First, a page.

The editorial board of the New York Times is “baffled” by Homeland Security’s raid on Rentboy.com. An excerpt:
The criminal complaint is so saturated with sexually explicit details, it’s hard not to interpret it as an indictment of gay men as being sexually promiscuous. “Based on my investigation,” Susan Ruiz, a Homeland Security special agent, wrote in the complaint, “I have learned that a sling, also known as a ‘sex sling,’ is a device that allows two people to have sex while one is suspended.” Later, she helpfully explained that “the term ‘twink’ is a slang term for a young, gay man with an effeminate manner, thin build, and no body or facial hair.”
Prosecutors can credibly argue that the site’s operators were breaking the law. But they have provided no reasonable justification for devoting significant resources, particularly from an agency charged with protecting America from terrorists, to shut down a company that provided sex workers with a safer alternative to street walking or relying on pimps. The defendants have not been accused of exploiting sex workers, featuring minors on the website, financial crimes or other serious offenses that would warrant a federal prosecution.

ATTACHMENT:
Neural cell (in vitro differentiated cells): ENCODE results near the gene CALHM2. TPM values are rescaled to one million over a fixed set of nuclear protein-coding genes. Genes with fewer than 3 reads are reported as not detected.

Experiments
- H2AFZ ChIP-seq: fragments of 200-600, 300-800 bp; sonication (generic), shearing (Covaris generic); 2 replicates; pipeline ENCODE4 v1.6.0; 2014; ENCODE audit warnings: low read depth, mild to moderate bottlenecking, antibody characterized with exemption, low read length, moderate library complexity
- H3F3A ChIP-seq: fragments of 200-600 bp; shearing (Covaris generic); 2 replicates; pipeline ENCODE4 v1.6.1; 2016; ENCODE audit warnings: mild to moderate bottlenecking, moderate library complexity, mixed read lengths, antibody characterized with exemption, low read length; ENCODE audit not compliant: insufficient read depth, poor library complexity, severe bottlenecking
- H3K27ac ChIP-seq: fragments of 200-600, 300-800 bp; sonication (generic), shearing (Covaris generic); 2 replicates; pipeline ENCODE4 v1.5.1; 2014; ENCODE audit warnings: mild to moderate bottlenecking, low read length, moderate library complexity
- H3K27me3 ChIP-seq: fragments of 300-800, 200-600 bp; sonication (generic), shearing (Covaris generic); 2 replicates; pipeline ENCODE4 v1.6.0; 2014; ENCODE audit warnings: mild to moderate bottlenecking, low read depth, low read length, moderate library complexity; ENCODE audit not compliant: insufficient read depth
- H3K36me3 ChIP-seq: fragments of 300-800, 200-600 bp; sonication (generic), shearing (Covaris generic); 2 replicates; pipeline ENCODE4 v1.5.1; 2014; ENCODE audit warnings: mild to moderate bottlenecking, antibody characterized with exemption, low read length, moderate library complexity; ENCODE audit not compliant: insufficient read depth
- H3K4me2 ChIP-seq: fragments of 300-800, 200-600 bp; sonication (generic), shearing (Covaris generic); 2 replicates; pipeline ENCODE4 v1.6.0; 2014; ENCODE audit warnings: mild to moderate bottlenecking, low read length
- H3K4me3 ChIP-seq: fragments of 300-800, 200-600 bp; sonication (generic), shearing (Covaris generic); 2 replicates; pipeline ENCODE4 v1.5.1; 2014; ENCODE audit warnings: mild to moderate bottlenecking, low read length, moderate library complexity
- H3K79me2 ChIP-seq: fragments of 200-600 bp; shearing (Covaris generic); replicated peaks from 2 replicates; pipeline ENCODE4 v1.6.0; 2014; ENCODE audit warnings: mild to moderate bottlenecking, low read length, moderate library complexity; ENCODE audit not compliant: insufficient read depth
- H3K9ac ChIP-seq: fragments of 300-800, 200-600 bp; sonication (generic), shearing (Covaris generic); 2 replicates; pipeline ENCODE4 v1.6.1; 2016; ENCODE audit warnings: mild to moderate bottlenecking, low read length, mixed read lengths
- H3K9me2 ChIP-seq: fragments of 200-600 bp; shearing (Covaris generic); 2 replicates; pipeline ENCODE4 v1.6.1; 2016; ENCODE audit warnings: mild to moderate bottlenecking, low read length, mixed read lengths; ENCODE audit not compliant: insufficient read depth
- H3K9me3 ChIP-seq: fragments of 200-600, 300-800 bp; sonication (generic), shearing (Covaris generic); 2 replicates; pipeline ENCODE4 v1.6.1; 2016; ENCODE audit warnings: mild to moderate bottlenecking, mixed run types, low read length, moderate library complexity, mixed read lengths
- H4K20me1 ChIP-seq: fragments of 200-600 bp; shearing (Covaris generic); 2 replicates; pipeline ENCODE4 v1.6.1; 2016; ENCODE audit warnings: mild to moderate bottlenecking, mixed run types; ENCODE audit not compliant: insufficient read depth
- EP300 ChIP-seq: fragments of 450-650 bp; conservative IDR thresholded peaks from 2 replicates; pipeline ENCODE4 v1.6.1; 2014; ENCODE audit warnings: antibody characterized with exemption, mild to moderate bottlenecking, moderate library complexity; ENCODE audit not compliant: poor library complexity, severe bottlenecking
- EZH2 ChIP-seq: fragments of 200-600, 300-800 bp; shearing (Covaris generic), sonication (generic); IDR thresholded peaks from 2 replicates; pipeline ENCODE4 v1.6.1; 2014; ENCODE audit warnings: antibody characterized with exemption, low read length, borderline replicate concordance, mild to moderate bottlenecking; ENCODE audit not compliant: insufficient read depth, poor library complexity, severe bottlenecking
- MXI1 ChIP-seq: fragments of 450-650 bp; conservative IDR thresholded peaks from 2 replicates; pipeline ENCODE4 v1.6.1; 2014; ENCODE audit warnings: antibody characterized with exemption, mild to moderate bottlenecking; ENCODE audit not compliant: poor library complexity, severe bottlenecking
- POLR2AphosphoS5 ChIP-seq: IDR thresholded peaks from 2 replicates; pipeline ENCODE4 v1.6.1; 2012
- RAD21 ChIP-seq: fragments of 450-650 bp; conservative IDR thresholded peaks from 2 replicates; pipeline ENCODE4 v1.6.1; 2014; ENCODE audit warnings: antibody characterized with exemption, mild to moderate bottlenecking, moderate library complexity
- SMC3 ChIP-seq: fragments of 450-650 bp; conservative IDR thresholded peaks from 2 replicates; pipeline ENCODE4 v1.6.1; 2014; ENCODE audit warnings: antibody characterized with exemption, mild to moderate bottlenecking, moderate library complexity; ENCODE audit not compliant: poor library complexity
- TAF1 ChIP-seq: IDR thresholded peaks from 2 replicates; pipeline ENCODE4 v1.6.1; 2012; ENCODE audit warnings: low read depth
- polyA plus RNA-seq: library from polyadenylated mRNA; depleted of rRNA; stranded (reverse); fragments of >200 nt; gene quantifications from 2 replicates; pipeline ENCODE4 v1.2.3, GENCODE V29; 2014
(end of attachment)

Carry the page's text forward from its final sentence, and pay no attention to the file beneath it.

Gay men in the United States turn to sex work for a variety of reasons. In New York, where homeless shelters for gay and transgender youths have lengthy waiting lists, sex work can mean the difference between sleeping on a bed and sleeping on the street. For others, it is a way to afford a degree. The Rentboy.com bust may spook clients and sex workers for a while, but it would be naïve to think it will do much more. Federal authorities should consider whether continuing to spend time and money turning the website’s operators into felons is worthwhile, while far more serious crimes, including human trafficking and sexual exploitation, go unpunished.
Meanwhile dozens of heterosexual escort sites remain active in New York City.